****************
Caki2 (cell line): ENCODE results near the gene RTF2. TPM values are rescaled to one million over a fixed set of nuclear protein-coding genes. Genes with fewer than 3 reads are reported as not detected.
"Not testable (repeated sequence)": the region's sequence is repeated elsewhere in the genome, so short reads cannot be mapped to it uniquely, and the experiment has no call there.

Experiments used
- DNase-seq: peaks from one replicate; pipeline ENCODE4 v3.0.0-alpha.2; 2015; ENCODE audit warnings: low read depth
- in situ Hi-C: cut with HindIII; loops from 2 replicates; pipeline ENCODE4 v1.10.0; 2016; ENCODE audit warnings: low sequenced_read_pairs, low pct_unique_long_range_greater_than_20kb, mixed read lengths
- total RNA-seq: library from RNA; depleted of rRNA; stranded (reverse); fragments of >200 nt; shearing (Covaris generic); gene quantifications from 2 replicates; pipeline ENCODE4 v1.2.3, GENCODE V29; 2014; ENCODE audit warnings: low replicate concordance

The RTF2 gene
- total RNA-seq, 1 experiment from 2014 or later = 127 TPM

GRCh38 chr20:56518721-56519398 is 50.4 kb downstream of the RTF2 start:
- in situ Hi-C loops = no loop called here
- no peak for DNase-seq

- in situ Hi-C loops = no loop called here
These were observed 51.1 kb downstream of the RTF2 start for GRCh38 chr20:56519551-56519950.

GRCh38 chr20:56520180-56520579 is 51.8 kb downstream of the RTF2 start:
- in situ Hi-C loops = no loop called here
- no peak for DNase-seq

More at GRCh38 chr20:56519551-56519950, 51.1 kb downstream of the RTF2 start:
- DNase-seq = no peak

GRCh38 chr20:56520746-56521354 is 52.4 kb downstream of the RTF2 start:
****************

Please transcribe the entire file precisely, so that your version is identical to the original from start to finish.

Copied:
Caki2 (cell line): ENCODE results near the gene RTF2. TPM values are rescaled to one million over a fixed set of nuclear protein-coding genes. Genes with fewer than 3 reads are reported as not detected.
"Not testable (repeated sequence)": the region's sequence is repeated elsewhere in the genome, so short reads cannot be mapped to it uniquely, and the experiment has no call there.

Experiments used
- DNase-seq: peaks from one replicate; pipeline ENCODE4 v3.0.0-alpha.2; 2015; ENCODE audit warnings: low read depth
- in situ Hi-C: cut with HindIII; loops from 2 replicates; pipeline ENCODE4 v1.10.0; 2016; ENCODE audit warnings: low sequenced_read_pairs, low pct_unique_long_range_greater_than_20kb, mixed read lengths
- total RNA-seq: library from RNA; depleted of rRNA; stranded (reverse); fragments of >200 nt; shearing (Covaris generic); gene quantifications from 2 replicates; pipeline ENCODE4 v1.2.3, GENCODE V29; 2014; ENCODE audit warnings: low replicate concordance

The RTF2 gene
- total RNA-seq, 1 experiment from 2014 or later = 127 TPM

GRCh38 chr20:56518721-56519398 is 50.4 kb downstream of the RTF2 start:
- in situ Hi-C loops = no loop called here
- no peak for DNase-seq

- in situ Hi-C loops = no loop called here
These were observed 51.1 kb downstream of the RTF2 start for GRCh38 chr20:56519551-56519950.

GRCh38 chr20:56520180-56520579 is 51.8 kb downstream of the RTF2 start:
- in situ Hi-C loops = no loop called here
- no peak for DNase-seq

More at GRCh38 chr20:56519551-56519950, 51.1 kb downstream of the RTF2 start:
- DNase-seq = no peak

GRCh38 chr20:56520746-56521354 is 52.4 kb downstream of the RTF2 start: